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Comparative Study
. 2002 Oct 11;1578(1-3):29-42.
doi: 10.1016/s0167-4781(02)00478-5.

Genomic Organization of an Intron-Containing Sperm Protein 17 Gene (Sp17-1) and an Intronless Pseudogene (Sp17-2) in Humans: A New Model

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Comparative Study

Genomic Organization of an Intron-Containing Sperm Protein 17 Gene (Sp17-1) and an Intronless Pseudogene (Sp17-2) in Humans: A New Model

Rico Buchli et al. Biochim Biophys Acta. .

Abstract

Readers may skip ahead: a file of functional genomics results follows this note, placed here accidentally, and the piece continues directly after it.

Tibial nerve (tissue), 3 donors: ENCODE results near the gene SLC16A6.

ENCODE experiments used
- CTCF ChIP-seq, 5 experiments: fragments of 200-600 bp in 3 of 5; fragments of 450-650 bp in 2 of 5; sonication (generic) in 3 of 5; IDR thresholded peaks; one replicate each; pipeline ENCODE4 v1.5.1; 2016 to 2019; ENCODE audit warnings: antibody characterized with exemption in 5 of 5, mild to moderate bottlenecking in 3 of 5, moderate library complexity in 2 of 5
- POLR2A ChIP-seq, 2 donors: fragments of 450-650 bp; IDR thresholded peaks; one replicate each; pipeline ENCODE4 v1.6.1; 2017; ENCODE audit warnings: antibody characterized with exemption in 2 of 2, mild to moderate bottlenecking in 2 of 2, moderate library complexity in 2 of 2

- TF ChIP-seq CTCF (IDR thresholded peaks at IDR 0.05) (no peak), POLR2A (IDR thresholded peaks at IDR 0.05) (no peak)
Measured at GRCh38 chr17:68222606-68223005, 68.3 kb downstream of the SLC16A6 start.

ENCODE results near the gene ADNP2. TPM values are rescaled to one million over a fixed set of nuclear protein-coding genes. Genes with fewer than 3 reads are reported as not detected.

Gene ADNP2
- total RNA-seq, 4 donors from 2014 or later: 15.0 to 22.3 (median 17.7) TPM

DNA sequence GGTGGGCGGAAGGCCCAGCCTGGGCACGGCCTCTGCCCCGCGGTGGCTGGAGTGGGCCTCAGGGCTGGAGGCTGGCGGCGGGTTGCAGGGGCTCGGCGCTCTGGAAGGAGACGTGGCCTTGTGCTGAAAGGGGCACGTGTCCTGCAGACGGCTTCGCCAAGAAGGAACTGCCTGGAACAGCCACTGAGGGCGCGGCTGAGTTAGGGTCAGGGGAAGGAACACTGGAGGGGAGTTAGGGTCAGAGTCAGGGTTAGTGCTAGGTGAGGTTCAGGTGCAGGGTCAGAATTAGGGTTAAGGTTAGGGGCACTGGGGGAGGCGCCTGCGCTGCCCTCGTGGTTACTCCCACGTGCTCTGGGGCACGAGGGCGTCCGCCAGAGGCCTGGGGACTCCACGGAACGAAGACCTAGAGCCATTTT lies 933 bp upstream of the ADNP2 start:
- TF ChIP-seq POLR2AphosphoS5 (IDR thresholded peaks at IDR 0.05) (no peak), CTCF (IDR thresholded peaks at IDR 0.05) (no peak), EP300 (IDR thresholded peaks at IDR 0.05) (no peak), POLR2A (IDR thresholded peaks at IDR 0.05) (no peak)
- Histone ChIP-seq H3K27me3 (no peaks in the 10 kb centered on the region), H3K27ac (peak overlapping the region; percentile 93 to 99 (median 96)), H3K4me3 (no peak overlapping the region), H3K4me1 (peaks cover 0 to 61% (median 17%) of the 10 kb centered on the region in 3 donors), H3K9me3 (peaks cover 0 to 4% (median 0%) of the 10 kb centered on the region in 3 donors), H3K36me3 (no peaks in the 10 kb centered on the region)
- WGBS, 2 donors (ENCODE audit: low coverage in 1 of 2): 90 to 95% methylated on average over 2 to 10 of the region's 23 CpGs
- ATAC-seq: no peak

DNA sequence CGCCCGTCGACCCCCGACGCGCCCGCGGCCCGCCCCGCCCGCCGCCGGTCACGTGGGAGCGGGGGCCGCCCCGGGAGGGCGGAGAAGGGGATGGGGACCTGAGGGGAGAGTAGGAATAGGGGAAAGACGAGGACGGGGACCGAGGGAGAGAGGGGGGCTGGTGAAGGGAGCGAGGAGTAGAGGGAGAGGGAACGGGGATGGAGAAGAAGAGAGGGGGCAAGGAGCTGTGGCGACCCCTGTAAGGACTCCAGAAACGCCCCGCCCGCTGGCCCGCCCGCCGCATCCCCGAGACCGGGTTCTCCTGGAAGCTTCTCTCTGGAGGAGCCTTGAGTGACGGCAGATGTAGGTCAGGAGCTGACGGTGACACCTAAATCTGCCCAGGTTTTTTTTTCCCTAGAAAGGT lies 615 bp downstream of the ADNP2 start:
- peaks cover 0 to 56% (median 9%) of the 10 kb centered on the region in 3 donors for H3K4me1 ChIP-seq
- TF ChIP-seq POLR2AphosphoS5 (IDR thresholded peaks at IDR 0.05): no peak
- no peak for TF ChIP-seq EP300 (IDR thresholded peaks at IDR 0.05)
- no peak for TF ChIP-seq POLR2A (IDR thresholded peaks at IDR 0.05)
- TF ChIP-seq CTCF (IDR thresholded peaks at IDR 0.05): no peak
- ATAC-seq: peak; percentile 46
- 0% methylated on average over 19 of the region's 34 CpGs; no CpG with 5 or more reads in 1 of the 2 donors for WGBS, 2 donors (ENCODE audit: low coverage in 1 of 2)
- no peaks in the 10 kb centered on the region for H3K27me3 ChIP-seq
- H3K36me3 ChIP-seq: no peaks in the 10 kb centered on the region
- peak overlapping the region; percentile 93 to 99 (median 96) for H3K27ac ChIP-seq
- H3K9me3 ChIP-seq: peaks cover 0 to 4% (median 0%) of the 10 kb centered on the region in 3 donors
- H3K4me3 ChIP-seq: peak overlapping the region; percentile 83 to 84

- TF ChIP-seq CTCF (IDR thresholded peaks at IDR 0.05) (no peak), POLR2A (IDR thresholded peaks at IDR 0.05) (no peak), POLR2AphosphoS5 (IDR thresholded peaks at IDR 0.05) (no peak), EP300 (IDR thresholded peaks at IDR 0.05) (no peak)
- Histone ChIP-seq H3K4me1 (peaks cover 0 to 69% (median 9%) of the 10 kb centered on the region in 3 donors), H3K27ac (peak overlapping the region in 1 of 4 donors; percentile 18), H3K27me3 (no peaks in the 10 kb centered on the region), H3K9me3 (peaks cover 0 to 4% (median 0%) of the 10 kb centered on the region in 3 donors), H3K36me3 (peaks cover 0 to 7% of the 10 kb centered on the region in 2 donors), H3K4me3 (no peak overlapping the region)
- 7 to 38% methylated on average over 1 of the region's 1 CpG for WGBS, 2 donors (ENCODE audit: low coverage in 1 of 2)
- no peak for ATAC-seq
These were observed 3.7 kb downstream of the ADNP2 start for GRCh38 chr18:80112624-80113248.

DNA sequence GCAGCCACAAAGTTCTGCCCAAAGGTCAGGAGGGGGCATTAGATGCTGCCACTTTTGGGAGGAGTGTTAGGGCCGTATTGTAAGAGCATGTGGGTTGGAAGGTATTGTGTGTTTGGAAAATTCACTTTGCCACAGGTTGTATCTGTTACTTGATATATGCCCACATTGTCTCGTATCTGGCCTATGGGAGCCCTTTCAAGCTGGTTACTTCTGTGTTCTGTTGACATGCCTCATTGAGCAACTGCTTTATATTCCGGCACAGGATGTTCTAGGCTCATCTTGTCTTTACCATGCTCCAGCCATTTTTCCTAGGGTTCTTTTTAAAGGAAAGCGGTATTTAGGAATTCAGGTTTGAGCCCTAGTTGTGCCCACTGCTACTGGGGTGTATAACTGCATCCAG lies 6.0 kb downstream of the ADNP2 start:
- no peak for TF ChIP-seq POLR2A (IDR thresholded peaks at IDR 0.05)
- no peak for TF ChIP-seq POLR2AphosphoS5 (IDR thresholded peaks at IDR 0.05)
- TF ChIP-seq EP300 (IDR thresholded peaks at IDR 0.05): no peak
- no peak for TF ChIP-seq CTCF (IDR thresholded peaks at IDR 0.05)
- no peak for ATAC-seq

Sp17 was initially thought to be a sperm specific protein involved in the interaction of the spermatozoon with the oocyte's surrounding extracellular glycoprotein matrix. Recent reports, however, indicate that Sp17 expression is neither testis-specific nor is it exclusively used for binding to the zona pellucida of the oocyte. In this study, we provide comprehensive characterization of the genomic structure of Sp17. We identified an intron-containing gene (Sp17-1) containing five exonic and four intronic sequences. Analysis of Sp17 transcripts using rapid amplification of DNA complementary to RNA (cDNA) ends (RACE) and polymerase chain reaction (PCR) techniques showed the presence of alternative polyadenylation resulting in the production of varying lengths of mRNAs as well as the usage of different transcriptional start sites. Moreover, an earlier description of the human Sp17 mRNA describing a splice variant could not be confirmed. Comparison to mouse Sp17 gene organization demonstrated a high degree of conservation, suggesting selective evolutionary pressure for this protein to retain a conserved gene architecture. Additionally, we identified a second gene (Sp17-2), whose most striking characteristic was the complete absence of introns. This Sp17-2 gene has likely arisen by reverse transcription (RT) of a spliced Sp17-1 mRNA with subsequent integration into the human genome. Its open reading frame (ORF) is interrupted by stop codons, giving rise to a pseudogene. Furthermore, Southern blot analysis of human genomic DNA indicated the possibility of additional Sp17 species within the human genome.

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